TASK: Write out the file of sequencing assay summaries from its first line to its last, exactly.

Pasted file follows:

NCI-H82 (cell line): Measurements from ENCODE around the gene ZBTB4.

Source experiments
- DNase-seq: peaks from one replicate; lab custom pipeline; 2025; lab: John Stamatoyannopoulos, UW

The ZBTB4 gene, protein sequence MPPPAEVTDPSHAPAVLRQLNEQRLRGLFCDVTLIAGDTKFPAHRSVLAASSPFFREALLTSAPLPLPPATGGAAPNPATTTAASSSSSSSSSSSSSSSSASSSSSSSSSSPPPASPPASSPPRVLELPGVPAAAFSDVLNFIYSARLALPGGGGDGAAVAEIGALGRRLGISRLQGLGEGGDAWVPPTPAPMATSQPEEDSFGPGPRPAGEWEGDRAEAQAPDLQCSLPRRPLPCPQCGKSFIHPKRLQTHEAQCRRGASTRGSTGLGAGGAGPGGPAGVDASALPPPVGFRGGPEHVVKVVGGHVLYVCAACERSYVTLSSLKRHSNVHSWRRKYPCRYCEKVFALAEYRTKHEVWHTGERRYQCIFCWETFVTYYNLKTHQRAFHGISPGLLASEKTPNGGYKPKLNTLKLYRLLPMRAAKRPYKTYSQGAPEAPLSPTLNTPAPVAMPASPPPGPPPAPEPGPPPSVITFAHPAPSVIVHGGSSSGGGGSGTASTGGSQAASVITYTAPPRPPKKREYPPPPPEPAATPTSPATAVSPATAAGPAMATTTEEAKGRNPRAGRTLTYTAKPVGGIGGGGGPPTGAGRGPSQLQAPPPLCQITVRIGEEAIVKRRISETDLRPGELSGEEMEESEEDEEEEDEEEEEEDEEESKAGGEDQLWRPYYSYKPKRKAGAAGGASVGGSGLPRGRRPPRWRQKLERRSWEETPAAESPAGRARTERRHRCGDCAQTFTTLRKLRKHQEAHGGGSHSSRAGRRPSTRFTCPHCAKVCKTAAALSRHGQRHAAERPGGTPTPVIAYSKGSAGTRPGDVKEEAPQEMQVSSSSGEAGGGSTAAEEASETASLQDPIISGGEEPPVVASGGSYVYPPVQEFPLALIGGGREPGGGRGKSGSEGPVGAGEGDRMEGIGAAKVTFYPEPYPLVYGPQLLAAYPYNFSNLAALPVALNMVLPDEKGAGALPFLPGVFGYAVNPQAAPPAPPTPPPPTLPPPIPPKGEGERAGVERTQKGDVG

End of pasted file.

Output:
NCI-H82 (cell line): Measurements from ENCODE around the gene ZBTB4.

Source experiments
- DNase-seq: peaks from one replicate; lab custom pipeline; 2025; lab: John Stamatoyannopoulos, UW

The ZBTB4 gene, protein sequence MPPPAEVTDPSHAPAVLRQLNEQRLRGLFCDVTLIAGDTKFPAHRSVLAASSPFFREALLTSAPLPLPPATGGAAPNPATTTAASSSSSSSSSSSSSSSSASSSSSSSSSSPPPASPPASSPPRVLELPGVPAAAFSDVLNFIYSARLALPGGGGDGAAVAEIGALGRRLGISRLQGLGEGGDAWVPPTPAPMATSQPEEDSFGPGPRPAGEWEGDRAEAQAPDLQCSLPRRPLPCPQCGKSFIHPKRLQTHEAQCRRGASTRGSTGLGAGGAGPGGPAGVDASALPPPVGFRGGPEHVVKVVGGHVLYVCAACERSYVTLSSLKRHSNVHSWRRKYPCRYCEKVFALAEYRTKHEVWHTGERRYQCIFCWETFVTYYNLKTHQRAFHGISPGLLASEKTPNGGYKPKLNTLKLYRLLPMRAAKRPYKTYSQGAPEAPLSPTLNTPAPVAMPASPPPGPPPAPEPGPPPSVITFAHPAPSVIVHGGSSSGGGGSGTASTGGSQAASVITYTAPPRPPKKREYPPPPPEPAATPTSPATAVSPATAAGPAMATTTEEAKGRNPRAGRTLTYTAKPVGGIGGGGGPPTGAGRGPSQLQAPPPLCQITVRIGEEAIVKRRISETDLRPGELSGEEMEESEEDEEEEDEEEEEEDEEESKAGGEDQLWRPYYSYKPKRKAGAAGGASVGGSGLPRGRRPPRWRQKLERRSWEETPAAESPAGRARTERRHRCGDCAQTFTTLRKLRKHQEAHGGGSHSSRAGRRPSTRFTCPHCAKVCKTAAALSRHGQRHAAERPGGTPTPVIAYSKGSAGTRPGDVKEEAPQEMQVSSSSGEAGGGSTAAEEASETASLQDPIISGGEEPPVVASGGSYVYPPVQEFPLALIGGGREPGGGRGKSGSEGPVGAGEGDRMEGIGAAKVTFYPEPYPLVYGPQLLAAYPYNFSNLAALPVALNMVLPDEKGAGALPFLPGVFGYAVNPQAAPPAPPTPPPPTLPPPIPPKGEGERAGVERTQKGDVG